White Coat Waste fights taxpayer-funded animal testing

White Coat Waste Website Screenshot

When one thinks of animal rights activism they generally think of extremist groups on the left, but a new group is taking the lead from the right in the fight against taxpayer-funded animal experimentation.

The organization, White Coat Waste Project, pride themselves on being both dog lovers and liberty lovers. Their goal, according to their website, is to “STOP taxpayer-funded experiments on dogs, monkeys, cats and other animals, we must stop wasteful government spending. Our approach? Drain the swamp: cut federal spending that hurts animals and Americans.”

The organization points out that the vast majority of “wasteful, duplicative, and cruel animal experiments are paid for with taxpayers’ money — and without taxpayers’ approval.” They also note that the problem is so massive that nobody really knows how much money our government is spending on this form of testing — or how many animals are used and killed since there is nearly no transparency regarding these programs.

To solve the problem, White Coat Waste hopes to shine a bright light on the more than $15 billion that goes into these studies each year and pressure the government to defund the wasteful projects — which would save the animals.

“The White Coat Waste Project’s team of seasoned issue advocates, scientists, doctors and political strategists combines grassroots tactics, media campaigns, diverse coalitions, open records laws and lobbying to shake up how and how much government spends on wasteful animal experiments. We’re the only group focused on bringing together waste hawks, science advocates, animal-lovers and liberty-lovers to cut spending that hurts animals,” the organization’s website reads.

On their website, the watchdog group outlines some of the absolutely absurd and needlessly cruel experiments that our government has funded. The disheartening list includes stuffing hamsters with pizza and wine grapes to “increase the commercial value of the grapes and other specialty crops,” spending $10 million to address “lab mouse gender inequality,” and spending $2.9 million to force monkeys to run on treadmills for a quarter-mile a day — for a study which was already also being tested on human volunteers.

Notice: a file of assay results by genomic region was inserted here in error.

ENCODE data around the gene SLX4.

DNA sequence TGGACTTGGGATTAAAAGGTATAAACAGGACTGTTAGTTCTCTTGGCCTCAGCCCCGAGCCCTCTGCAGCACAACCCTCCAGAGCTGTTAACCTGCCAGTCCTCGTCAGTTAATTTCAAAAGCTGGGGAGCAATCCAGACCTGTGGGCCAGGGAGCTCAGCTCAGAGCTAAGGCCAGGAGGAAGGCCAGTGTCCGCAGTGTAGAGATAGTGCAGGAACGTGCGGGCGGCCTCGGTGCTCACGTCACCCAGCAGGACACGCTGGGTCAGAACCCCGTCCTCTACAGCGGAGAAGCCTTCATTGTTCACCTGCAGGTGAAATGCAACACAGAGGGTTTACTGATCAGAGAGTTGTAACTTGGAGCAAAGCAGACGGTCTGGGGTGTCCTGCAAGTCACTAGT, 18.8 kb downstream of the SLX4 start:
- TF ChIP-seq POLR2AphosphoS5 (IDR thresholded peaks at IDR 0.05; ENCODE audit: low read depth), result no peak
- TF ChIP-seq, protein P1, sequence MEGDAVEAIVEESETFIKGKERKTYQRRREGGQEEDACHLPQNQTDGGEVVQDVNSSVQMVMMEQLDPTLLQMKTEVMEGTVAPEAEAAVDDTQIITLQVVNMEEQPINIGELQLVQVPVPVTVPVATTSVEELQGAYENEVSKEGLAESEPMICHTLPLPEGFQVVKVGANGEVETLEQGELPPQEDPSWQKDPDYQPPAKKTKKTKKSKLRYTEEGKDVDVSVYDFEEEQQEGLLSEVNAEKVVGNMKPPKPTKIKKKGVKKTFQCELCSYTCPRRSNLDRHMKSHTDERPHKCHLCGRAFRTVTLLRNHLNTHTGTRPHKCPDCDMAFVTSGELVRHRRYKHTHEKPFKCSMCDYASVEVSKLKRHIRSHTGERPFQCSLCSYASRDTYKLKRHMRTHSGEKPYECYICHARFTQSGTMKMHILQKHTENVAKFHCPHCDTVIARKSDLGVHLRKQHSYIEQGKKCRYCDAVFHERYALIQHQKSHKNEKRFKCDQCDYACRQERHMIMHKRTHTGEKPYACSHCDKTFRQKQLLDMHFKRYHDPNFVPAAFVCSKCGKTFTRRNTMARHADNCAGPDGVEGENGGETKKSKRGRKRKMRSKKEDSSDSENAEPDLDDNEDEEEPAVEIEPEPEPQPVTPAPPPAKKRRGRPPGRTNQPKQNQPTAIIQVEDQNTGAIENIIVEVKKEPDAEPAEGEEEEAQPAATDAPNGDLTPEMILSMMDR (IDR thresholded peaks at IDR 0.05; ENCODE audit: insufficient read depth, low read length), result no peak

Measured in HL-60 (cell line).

Retired Marine Staff Sgt. Johnny “Joey” Jones, a Fox News analyst, told Big League Politics he is working with the organization to stop animal testing at the Department of Veterans Affairs.

In an op-ed for Fox News, Jones wrote: “I’m suspicious of researchers at the Department of Veterans Affairs, an organization tasked with caring for me as a combat-disabled veteran, who view dogs merely as disposable furry test tubes, not loyal companions. This is hard for me to understand, because I worked alongside life-saving bomb-sniffing dogs in Iraq and Afghanistan.”

Jones said the program was very unsetting.

“It’s especially shameful that VA is defending spending millions of tax dollars to buy and cut up dogs for its dubious research but refuses to provide service dogs to support veterans suffering from the devastating effects of Post-Traumatic Stress Disorder and who are committing suicide at alarming rates,” the Marine wrote.

The VA and some groups have argued that the public should look at the dog research through the eyes of a disabled veteran — and that he would happily provide his perspective, he wrote

“So here it is: As a combat wounded Marine who’s given both legs for an idea of security and a pursuit of happiness – and as a human being who’s experienced the horrific suffering of war — I believe our government can and should do better for veterans, taxpayers and dogs,” he wrote.